An economic environment in flux can also lead to open-to-buy (OTB) budgets being suddenly cut, leaving retailers with less flexibility to respond when, for example, a product begins trending, says Kelly Miely, fashion and luxury partner at Deloitte: “While many retailers are looking to increase the breadth of assortment and newness within smaller OTB budgets, they are being constrained by supplier minimums and lead times. The impact of this on inventory is that there can be too much depth across too few product options.”

The solution to navigating this two-pronged complexity of changing consumer behaviour and a difficult retail climate is introducing a simpler, shorter supply chain wherever possible, and having the infrastructure in place to know what you have and what you need, experts agree.

Analytics and data – in particular around sizing and allocations – remain under-utilised

Kelly Miely, Deloitte

To start with, aim to simplify supply chains, suggests Miely: “Near-shore and local sourcing, which can enable retailers to react quickly to shifts in demand, are under-used. This has been cost-prohibitive in the past, but technology advances are making on-demand production more feasible.”

b girl fashion spring 20

B Girl Fashion

Barat says B Girl Fashion, which sources from Italy, Paris and China, is “looking at ways of hedging currency exposure, and also sourcing directly from manufacturers [in Europe]” to shorten its supply chain and improve efficiencies. It follows issues with inbound inventory as a result of Brexit, a weakened pound and the more recent impact of the coronavirus

Ensure the supply chain is supported by data-led infrastructure adds Miely: “Analytics and data – in particular around sizing and allocations – remain under-utilised. Some retailers are still over-allocating and do not have flexible enough inventory left to meet demand.”

“Using data analysis means a retailer doesn’t need to look at specific samples and firefight on the back of anecdotal evidence of an out-of-stock from a customer, for instance,” says Wickes. “We frequently see blame all placed on the last touchpoint – often supply chain – without understanding how decisions over time impacted the end result.”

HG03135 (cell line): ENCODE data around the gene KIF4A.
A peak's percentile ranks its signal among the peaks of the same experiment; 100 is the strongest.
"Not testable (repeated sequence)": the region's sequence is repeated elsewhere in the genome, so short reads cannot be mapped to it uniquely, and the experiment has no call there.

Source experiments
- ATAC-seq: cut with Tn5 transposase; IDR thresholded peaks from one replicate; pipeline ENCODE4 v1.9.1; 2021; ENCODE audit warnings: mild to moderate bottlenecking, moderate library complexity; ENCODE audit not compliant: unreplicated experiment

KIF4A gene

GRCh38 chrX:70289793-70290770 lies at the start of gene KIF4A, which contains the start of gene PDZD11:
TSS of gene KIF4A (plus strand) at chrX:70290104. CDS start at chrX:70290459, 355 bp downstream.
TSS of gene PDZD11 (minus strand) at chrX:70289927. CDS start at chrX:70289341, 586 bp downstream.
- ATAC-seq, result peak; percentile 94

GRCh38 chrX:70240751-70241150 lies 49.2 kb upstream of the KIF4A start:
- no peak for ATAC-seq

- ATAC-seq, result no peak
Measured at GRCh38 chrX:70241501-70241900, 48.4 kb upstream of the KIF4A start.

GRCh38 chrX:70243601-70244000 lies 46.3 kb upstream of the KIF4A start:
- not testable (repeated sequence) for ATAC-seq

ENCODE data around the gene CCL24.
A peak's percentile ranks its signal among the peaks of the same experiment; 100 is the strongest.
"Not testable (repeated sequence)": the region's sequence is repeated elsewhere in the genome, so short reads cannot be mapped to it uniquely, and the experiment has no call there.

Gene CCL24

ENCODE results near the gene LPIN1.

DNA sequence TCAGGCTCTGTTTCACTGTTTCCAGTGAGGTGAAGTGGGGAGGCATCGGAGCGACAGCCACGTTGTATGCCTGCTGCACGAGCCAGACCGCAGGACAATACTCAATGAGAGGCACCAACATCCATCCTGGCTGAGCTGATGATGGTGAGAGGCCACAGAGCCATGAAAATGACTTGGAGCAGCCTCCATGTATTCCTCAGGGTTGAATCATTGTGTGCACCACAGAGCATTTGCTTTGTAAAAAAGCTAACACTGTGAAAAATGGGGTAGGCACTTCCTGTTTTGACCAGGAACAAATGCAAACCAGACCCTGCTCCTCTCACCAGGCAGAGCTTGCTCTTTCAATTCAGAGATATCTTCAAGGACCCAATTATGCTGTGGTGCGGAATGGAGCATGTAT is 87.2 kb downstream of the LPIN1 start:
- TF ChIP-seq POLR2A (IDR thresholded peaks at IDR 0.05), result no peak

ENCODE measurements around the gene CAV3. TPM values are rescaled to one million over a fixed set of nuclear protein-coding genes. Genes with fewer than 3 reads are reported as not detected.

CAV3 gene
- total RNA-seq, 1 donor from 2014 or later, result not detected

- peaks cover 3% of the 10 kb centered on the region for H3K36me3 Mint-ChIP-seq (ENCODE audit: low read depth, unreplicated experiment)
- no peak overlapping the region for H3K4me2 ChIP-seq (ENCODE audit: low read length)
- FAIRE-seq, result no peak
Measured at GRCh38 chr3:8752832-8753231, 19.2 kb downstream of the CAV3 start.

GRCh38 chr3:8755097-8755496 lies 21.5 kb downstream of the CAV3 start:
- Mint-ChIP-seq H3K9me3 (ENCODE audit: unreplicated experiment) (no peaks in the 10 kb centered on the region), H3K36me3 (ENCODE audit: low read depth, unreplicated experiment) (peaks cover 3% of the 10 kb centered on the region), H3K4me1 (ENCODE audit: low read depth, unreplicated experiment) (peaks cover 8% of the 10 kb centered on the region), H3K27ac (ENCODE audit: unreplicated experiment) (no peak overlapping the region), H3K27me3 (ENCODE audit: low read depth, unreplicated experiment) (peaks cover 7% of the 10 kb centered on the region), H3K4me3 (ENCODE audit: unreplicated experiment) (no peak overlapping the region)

A data-led approach let bag and accessory brand Maxwell-Scott achieve “perfect” stock levels over the 2019 Christmas period, says its CEO and founder William Forshaw, despite sales being 70% ahead of what they were in 2018: “We try to estimate the stock needed by checking the sales data from previous years and taking into consideration any growth that our core markets have experienced. This process is also communicated to the marketing team to make sure that any promotions align with stock levels.”

This cross-departmental approach is crucial, adds Wickes: “Effective use of data relies on a business not working in departmental silos. This can be prevented by simply giving all business teams central access to all data sets.”

With a robust system in place to analyse what is in stock, many retailers are adding artificial intelligence technology to assist with predicting optimum stock levels, says Dan Ackers, retail cloud expert at Cloud Technology Solutions. By analysing data in real time, AI tools can factor in festive spikes, trending products and even the weather.

cheaney spring 20


“For bricks-and-mortar retailers, the technology has proven to be particularly useful regionally to make sure the right stock is available ahead of certain events or good and bad weather forecasts,” says Ackers. “It has helped brands align their ordering processes and optimise shelf space.”

No doubt each of the four retailers that revealed troubles in January will be considering what solutions will prevent a repeat issue. Marks & Spencer, for instance, tells Drapers it has already reshaped its buy to ensure a more even spread in fits and styles, while Joules has introduced additional checks and controls in merchandising. 

Superdry did not respond to Drapers’ requests for comment, but has previously said its “disciplined plan to reinvigorate the brand and return Superdry to sustainable long-term growth is on track”.

Proper stock management is a fundamental element of fashion retail, and one that is becoming increasingly complex as a result of the shift of spend online, higher shopper expectations and dealing with wider economic uncertainties. However, good data and simple processes can help to keep retailers on the right track.



Have your say

You must sign in to make a comment

Please remember that the submission of any material is governed by our Terms and Conditions and by submitting material you confirm your agreement to these Terms and Conditions. Links may be included in your comments but HTML is not permitted.